These findings offer insight into the complex factors that inform our personal decisions in the face of the climate crisis. While the study may inform public policy, it also underscores the diversity and complexity of reasons people give for their choices, which can vary significantly across different parts of the world.
UNESCO-Ipsos Survey Reveals 87% Fear Disinformation Impact on 2024 Elections
A survey by UNESCO and Ipsos across 16 countries focuses on the pervasive issues of online disinformation and hate speech. The survey was run in countries with upcoming general elections in 2024 and targeted internet users aged 18 and over, with a sample size of 500 individuals per country.
Some of the most relevant insights:
Looking towards the upcoming elections, 87% of respondents are concerned about the potential impact of disinformation.
Additionally, 78% frequently come across deliberately falsified information on social media.
Social media was the primary news source for 56% of respondents, overtaking traditional media like television, radio, and print. This trend is especially pronounced among younger people and in countries with lower Human Development Index (HDI) scores.
A substantial 85% of respondents expressed worry about the impact of disinformation on their fellow citizens. This concern escalates in countries with lower HDI, with 87% believing that disinformation has already significantly influenced their country's political life.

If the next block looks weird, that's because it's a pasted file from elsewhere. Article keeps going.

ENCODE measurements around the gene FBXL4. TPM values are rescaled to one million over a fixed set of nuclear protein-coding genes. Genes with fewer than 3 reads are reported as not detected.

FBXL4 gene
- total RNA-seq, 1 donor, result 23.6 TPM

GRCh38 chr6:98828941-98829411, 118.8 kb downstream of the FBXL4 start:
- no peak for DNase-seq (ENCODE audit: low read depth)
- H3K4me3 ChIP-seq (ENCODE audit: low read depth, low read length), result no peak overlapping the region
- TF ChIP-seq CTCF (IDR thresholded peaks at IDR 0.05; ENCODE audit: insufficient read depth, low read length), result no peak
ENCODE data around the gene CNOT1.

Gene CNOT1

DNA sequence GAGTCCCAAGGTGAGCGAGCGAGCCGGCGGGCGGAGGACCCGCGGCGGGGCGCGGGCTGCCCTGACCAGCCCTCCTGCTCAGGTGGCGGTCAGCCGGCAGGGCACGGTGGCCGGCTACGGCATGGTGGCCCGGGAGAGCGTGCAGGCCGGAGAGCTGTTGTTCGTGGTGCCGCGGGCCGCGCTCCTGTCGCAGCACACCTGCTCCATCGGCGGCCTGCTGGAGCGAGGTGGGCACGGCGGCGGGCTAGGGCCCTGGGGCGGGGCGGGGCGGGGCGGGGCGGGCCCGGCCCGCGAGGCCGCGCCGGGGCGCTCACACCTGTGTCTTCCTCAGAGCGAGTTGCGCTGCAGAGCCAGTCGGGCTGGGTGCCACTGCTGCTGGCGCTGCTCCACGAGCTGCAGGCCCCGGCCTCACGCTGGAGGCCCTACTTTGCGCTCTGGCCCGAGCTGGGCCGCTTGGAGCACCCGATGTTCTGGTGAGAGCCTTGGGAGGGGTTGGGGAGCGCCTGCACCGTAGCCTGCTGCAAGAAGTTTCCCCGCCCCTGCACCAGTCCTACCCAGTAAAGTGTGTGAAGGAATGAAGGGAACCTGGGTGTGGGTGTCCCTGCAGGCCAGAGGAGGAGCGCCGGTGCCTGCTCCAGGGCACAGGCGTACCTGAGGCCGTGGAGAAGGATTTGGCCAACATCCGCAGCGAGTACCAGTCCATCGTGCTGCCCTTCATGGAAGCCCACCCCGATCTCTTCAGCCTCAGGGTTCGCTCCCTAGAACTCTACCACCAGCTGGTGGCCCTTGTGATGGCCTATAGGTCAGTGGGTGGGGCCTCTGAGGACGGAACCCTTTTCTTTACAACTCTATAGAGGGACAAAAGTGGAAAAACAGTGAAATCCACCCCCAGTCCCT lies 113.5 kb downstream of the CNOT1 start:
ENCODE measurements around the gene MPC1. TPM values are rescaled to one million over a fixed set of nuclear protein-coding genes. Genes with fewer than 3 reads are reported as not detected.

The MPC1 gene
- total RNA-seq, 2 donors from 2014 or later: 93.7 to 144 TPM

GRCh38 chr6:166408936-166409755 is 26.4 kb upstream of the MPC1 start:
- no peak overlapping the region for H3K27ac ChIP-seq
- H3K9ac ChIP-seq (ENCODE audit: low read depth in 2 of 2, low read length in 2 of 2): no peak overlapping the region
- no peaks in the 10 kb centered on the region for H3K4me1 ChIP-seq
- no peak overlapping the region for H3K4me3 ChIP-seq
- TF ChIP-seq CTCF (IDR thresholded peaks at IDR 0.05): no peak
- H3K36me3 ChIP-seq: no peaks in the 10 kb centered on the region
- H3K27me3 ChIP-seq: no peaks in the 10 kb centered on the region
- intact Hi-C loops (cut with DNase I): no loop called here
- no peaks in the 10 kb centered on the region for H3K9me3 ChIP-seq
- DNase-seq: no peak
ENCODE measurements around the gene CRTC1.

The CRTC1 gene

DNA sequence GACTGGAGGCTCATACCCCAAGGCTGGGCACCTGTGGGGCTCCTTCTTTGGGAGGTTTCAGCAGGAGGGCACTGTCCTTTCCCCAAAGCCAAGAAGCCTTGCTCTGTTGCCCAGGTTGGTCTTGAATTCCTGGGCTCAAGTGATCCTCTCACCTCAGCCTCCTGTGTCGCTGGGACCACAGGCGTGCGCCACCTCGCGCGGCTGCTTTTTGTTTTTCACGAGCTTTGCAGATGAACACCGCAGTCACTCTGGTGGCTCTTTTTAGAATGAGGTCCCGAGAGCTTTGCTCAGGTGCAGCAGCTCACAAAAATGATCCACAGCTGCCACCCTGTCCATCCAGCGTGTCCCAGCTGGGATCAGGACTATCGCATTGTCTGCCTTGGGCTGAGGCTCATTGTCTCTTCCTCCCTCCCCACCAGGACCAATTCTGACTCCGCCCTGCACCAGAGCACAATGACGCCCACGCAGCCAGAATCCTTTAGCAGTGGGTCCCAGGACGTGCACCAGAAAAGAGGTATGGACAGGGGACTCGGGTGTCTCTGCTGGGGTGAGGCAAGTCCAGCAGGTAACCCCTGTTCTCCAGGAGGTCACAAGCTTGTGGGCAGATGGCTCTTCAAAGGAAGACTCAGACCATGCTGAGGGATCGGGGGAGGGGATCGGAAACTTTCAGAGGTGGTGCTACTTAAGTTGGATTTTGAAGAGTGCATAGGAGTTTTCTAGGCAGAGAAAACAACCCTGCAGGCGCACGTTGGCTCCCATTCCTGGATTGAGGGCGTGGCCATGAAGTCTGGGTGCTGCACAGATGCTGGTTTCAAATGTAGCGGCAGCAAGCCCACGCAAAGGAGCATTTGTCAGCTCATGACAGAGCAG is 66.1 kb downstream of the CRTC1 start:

Approximately 67% of respondents report encountering hate speech online, predominantly on Facebook. The primary victims are often LGBT+ individuals and ethnic or racial minorities.
A commanding majority, between 88% and 90%, advocate for active measures from governments and social media platforms, particularly during elections.
Trust in information sources varies, with traditional media like television and radio enjoying more trust than social media. However, this trust is notably lower in more affluent countries.
Survey Reveals 79% of College Students Avoid Dating Apps, Prefer In-Person Connections
A recent Axios/Generation Lab survey focusing on college and graduate students across the United States has revealed a surprising trend: most young people are not using dating apps. The survey found that 79% of the respondents, encompassing students from various colleges and graduate schools, reported not using any dating apps, even infrequently.